I received a free physical copy of this book from the publishers in exchange for ask honest review.
Gemma has been in and out of hospital for as long as she can remember.
A lonely teen, her life is circumscribed by home, school, and her best friend, April. But after she is nearly abducted by a stranger claiming to know her, Gemma starts to investigate her family’s past and discovers her father’s mysterious connection to the secretive Haven Institute.
Hungry for answers, she travels to Florida, only to stumble upon two replicas and a completely new set of questions.
Lyra’s story begins in the Haven Institute, a building tucked away on a private island off the coast of Florida. From a distance it looks serene, even beautiful. But up close the locked doors, military guards, and biohazard suits tell a different story.
In truth, Haven is a clandestine research facility where thousands of replicas, or human clones, are born, raised, and observed. When a surprise attack is launched on Haven, two of its young experimental subjects – Lyra, or 24, and the boy known only as 72 – manage to escape . . .
Replica is a dual-perspective novel that follows both Gemma and Lyra as they embark on journey’s that reveal the truth of both of their existences. Gemma has been in and out of hospital since a young age, and is coddled by her parents who worry that something bad will result in her back in hospital again. Lyra has never left the island that hosts the Haven Institute; she is aware that she is not truly human and believes that a life of tests, doctors, and top-security are normal. As both of their stories converge, the truth behind Haven begins to unravel with Gemma revealing a hidden secret within her family, and Lyra gaining a greater knowledge of her existence.
I found Replica to be an entirely different sort of the narrative with the presentation of the dual-perspectives. One half of the book is purely Gemma, whilst the other half is Lyra; flipped upside-down like a Manga. At times I did find this a bit disjointing when trying to keep the flow of the narrative progressing as I read, instead this would become disrupted with me having to flip the book over and search for the last chapter I read (purely my fault as well as I only possessed one bookmark!). In terms of the progression of the narrative, they both run parallel with chapters of similar length. Towards the middle of the narrative many of the chapters became repetitive with the duplication of dialogue and some action, however there were differences in perspective, feelings, and more subtle actions that the other character may not have noticed or been paying attention to. With this presentation of the novel, I decided to read two chapters of one narrative before swapping to the next. I found that this allowed me to settle into each perspective easily but also meant that when a key event took place in one novel, I was forced to read up to those events from the other perspective almost heightening the suspense in some instances.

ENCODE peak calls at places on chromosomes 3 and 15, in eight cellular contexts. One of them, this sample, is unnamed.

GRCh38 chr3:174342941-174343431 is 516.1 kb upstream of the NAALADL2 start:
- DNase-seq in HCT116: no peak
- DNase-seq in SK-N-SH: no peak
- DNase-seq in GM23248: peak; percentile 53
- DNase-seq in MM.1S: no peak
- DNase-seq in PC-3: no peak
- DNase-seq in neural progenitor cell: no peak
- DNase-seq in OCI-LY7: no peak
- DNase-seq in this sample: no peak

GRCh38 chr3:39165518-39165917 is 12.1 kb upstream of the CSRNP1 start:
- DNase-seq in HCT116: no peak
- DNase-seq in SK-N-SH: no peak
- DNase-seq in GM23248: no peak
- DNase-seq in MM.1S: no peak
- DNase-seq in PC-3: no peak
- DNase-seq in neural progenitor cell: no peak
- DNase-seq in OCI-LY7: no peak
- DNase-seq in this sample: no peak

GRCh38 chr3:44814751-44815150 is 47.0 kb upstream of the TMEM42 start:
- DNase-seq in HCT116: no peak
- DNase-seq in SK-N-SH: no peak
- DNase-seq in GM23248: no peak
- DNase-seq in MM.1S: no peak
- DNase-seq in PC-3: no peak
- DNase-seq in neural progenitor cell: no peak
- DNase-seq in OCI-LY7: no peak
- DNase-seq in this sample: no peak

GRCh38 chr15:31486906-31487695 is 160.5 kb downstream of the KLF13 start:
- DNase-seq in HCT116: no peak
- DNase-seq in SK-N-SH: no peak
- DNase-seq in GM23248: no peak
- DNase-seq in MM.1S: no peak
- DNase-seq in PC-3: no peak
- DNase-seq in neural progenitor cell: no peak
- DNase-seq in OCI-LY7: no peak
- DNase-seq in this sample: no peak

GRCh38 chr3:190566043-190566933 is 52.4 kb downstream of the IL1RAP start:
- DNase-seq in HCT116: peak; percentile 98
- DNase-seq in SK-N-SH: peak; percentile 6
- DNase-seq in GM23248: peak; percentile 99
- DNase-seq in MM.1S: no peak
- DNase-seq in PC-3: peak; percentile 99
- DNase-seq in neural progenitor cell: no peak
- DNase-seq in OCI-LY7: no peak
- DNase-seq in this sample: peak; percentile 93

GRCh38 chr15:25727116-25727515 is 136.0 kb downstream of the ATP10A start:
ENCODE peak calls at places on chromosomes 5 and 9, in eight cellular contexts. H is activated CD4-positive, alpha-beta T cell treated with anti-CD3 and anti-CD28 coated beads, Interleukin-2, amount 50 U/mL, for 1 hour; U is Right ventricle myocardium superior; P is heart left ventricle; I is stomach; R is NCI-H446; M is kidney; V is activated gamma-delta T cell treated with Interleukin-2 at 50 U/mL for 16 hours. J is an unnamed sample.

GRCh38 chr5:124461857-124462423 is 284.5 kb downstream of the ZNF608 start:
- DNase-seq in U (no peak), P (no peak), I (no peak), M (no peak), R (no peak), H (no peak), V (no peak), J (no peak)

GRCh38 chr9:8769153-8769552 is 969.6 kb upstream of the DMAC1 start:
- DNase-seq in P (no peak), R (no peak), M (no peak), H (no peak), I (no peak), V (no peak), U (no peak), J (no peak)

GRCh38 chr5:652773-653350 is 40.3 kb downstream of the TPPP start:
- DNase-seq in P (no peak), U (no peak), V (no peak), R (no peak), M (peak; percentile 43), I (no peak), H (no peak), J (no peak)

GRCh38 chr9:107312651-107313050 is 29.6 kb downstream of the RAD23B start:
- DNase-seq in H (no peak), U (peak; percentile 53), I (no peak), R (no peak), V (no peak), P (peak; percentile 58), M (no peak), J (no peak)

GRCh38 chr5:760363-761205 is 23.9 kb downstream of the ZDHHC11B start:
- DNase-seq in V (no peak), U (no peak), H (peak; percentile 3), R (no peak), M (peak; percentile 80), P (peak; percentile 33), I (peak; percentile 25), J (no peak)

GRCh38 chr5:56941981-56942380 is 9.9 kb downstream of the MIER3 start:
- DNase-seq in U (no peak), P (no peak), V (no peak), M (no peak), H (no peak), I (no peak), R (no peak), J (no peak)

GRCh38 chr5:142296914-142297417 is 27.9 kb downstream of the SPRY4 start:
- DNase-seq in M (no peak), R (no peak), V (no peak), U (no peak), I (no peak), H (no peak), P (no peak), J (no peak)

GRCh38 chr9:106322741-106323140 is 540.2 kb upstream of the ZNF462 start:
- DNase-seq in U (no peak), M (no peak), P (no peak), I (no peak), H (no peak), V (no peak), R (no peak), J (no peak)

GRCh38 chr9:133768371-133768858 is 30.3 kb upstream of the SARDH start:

In the beginning, it becomes clear the difference between Gemma (Human) and Lyra (Replica). Gemma’s narrative is more emotional and action-packed with scenes showing the family dynamics of the Ives’ family, whilst Lyra’s narrative appeared to have less emotion and feeling, almost as if she were a robot and unaware of what feelings and emotions were. Though she does possess some and feels friendship, hate, dislike towards certain people, there is some distance between Lyra and these people in the way that she sees them and interacts. Replica shows a lot of progression for both characters based on their actions, the events that take place, and the information that they unveil. What I really enjoyed was that both characters were aware of their development and saw it as something positive and life-changing. Gemma is more self and body-conscious in the beginning; she’s an outcast, an alien, a freak alongside her only friend, April. Whilst Lyra is someone used to routine and being told what to do and when to do it. Both characters break free from these restraints upon their person and are even more likable and relatable for this.
Alongside the overall enjoyment of the novel, I also appreciated the spotlight Lauren Oliver put on science and the possible advances in human cloning research and the ethics involved. It is clear that she has looked into this process and how it affects people positively and negatively in varying ways which added an altogether real, relatable, and more adult tone to this novel.
I really enjoyed the way that this novel played out and the differences to a generic novel with the structure and presentation. I can’t wait for the next book in the series to find out how far Gemma and Lyra will go in developing as characters and understanding their current situation within the novel.